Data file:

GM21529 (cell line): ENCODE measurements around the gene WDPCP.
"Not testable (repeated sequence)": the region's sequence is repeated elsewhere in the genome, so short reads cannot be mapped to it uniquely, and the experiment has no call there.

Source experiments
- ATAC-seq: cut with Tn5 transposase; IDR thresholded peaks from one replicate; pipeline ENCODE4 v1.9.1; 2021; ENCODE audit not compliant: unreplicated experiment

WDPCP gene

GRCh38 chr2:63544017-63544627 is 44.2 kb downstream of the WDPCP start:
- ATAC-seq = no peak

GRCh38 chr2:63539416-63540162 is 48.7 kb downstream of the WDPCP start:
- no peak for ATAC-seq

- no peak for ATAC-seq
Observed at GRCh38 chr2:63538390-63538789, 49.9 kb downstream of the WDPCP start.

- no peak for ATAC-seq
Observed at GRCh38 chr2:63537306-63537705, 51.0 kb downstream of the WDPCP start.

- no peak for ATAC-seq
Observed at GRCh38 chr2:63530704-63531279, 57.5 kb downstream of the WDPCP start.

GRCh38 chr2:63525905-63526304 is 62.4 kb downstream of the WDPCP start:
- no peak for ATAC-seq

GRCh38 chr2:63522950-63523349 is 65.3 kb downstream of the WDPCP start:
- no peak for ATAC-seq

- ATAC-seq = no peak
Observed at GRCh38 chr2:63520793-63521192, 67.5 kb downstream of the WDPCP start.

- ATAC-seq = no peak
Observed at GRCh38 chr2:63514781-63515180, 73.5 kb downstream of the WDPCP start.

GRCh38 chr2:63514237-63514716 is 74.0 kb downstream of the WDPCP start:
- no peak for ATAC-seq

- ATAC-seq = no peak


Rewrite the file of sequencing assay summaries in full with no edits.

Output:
GM21529 (cell line): ENCODE measurements around the gene WDPCP.
"Not testable (repeated sequence)": the region's sequence is repeated elsewhere in the genome, so short reads cannot be mapped to it uniquely, and the experiment has no call there.

Source experiments
- ATAC-seq: cut with Tn5 transposase; IDR thresholded peaks from one replicate; pipeline ENCODE4 v1.9.1; 2021; ENCODE audit not compliant: unreplicated experiment

WDPCP gene

GRCh38 chr2:63544017-63544627 is 44.2 kb downstream of the WDPCP start:
- ATAC-seq = no peak

GRCh38 chr2:63539416-63540162 is 48.7 kb downstream of the WDPCP start:
- no peak for ATAC-seq

- no peak for ATAC-seq
Observed at GRCh38 chr2:63538390-63538789, 49.9 kb downstream of the WDPCP start.

- no peak for ATAC-seq
Observed at GRCh38 chr2:63537306-63537705, 51.0 kb downstream of the WDPCP start.

- no peak for ATAC-seq
Observed at GRCh38 chr2:63530704-63531279, 57.5 kb downstream of the WDPCP start.

GRCh38 chr2:63525905-63526304 is 62.4 kb downstream of the WDPCP start:
- no peak for ATAC-seq

GRCh38 chr2:63522950-63523349 is 65.3 kb downstream of the WDPCP start:
- no peak for ATAC-seq

- ATAC-seq = no peak
Observed at GRCh38 chr2:63520793-63521192, 67.5 kb downstream of the WDPCP start.

- ATAC-seq = no peak
Observed at GRCh38 chr2:63514781-63515180, 73.5 kb downstream of the WDPCP start.

GRCh38 chr2:63514237-63514716 is 74.0 kb downstream of the WDPCP start:
- no peak for ATAC-seq

- ATAC-seq = no peak